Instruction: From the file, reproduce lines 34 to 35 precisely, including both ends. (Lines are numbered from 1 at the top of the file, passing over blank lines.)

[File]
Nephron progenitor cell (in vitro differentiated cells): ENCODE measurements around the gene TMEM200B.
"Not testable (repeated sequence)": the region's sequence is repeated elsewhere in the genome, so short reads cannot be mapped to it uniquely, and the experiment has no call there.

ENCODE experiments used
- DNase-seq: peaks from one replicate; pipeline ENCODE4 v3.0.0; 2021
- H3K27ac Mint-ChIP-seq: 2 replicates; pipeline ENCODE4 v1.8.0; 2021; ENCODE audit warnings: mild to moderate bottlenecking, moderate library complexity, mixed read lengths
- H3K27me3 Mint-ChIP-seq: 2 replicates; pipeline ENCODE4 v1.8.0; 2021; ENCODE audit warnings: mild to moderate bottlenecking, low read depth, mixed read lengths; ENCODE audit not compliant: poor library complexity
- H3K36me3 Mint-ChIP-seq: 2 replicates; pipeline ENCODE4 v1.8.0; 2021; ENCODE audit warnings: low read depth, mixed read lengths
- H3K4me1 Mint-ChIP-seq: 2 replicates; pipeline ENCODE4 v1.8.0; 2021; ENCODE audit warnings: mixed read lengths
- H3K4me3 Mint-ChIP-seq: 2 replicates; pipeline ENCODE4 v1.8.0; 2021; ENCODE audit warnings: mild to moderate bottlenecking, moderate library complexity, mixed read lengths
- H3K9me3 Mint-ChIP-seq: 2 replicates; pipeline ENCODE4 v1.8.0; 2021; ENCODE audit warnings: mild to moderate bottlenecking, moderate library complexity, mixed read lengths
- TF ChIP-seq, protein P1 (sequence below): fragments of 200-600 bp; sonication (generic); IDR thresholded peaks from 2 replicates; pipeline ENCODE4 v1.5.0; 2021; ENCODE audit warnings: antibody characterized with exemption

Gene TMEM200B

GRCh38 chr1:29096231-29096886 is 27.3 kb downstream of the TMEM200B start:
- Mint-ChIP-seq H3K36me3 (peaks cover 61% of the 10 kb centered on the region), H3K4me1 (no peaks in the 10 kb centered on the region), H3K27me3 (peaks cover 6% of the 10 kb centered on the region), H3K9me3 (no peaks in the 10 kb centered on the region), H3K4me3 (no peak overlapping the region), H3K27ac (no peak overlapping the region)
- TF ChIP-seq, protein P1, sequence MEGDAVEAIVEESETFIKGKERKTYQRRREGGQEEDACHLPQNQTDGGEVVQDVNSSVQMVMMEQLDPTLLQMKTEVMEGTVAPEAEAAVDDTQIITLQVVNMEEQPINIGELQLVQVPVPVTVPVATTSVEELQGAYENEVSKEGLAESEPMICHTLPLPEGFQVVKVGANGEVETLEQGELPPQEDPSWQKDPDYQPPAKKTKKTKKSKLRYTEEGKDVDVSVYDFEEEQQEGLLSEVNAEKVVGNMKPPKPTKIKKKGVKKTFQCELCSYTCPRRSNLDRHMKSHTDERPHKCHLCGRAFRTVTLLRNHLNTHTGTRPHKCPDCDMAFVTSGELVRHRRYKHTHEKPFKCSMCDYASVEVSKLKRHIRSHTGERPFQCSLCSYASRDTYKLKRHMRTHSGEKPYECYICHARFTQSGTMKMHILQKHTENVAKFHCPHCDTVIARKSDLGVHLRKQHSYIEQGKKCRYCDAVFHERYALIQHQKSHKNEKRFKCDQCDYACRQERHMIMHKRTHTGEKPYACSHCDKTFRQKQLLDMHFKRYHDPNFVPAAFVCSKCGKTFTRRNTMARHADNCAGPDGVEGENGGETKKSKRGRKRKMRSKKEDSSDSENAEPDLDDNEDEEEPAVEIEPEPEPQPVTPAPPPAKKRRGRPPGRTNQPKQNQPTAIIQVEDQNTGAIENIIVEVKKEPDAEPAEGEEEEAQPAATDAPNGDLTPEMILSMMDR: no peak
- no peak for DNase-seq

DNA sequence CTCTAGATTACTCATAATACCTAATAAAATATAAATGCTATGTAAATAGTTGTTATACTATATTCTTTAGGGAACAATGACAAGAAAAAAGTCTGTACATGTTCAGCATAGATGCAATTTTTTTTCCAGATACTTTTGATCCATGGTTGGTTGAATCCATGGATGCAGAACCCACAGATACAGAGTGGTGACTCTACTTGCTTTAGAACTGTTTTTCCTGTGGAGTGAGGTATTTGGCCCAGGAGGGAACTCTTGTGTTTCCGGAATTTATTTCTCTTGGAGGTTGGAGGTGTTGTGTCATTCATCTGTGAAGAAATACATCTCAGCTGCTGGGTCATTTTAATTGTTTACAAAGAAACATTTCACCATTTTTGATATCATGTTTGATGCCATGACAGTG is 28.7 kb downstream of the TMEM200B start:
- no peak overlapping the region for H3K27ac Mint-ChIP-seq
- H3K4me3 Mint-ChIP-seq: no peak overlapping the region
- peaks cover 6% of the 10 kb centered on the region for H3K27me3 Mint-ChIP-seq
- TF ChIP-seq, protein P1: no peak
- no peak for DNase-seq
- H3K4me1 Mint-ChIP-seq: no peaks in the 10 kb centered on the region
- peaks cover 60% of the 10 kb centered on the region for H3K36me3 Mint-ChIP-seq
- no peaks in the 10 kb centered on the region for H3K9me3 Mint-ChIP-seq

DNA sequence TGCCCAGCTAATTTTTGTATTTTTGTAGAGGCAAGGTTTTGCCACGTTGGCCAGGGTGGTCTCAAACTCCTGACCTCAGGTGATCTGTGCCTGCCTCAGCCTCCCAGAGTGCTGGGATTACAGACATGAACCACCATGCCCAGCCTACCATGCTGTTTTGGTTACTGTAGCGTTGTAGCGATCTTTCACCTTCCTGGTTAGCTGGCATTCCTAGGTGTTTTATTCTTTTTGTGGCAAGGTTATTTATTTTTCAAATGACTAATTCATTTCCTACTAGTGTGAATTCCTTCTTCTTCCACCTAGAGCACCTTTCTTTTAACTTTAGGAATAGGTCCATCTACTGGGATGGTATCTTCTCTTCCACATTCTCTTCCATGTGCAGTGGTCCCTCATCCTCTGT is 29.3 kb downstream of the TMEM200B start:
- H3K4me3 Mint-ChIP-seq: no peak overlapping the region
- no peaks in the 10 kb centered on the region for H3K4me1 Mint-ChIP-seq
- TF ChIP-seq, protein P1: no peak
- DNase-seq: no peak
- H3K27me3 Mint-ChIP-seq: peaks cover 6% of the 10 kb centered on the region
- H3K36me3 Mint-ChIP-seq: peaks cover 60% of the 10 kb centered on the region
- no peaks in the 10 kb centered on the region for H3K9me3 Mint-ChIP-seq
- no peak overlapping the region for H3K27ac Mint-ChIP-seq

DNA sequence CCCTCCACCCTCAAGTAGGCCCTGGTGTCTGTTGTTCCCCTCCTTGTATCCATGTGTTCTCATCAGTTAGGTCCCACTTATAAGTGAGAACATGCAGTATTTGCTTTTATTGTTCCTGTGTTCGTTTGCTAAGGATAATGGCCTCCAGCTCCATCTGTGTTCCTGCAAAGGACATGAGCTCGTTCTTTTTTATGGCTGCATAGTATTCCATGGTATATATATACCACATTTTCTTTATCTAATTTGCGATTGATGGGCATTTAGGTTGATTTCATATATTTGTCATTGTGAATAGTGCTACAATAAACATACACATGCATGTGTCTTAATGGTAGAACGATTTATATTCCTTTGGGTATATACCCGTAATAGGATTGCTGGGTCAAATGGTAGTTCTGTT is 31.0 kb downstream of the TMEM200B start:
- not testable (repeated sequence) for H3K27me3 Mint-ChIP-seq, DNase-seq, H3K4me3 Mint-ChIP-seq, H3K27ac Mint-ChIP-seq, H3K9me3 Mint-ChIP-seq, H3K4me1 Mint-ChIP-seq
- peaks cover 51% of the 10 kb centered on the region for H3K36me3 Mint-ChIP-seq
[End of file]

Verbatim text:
- no peak overlapping the region for H3K27ac Mint-ChIP-seq

DNA sequence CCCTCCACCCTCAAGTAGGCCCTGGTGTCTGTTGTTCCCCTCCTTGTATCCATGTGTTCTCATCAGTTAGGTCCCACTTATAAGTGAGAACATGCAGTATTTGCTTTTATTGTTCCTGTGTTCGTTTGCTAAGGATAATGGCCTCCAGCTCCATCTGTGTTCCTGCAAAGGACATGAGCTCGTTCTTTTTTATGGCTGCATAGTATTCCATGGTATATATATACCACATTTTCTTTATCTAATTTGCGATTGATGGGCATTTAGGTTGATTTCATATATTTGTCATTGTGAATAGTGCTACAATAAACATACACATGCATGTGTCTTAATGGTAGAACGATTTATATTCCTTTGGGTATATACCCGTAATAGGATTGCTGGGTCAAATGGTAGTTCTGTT is 31.0 kb downstream of the TMEM200B start: